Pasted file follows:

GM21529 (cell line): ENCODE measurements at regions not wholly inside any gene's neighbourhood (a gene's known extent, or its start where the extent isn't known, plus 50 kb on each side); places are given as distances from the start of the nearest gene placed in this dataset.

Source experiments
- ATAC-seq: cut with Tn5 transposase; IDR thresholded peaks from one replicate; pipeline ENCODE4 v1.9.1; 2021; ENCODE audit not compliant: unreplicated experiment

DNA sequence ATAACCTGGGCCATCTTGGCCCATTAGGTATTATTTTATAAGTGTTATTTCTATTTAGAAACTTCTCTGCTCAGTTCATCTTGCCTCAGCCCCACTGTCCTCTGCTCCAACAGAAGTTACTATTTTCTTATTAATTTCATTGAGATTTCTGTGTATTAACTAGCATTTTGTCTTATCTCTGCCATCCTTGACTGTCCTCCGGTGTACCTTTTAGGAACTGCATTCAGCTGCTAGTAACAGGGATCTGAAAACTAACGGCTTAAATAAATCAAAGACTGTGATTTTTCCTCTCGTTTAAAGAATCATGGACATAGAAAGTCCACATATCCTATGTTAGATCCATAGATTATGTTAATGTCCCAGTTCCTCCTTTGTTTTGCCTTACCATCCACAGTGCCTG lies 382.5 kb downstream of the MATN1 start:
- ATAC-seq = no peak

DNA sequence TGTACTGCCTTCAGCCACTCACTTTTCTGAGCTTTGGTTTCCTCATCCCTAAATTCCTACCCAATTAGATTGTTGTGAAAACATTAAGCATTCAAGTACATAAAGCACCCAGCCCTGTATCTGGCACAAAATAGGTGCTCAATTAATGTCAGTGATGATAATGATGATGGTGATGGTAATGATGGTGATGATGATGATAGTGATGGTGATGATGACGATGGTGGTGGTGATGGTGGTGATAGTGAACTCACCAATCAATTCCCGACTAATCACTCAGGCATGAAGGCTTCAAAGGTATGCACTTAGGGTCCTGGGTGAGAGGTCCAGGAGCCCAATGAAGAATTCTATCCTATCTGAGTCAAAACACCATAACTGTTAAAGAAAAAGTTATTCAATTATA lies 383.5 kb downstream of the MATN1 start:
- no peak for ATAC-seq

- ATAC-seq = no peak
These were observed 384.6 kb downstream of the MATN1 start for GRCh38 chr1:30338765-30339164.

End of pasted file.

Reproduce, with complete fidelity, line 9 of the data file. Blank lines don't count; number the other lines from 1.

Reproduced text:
These were observed 384.6 kb downstream of the MATN1 start for GRCh38 chr1:30338765-30339164.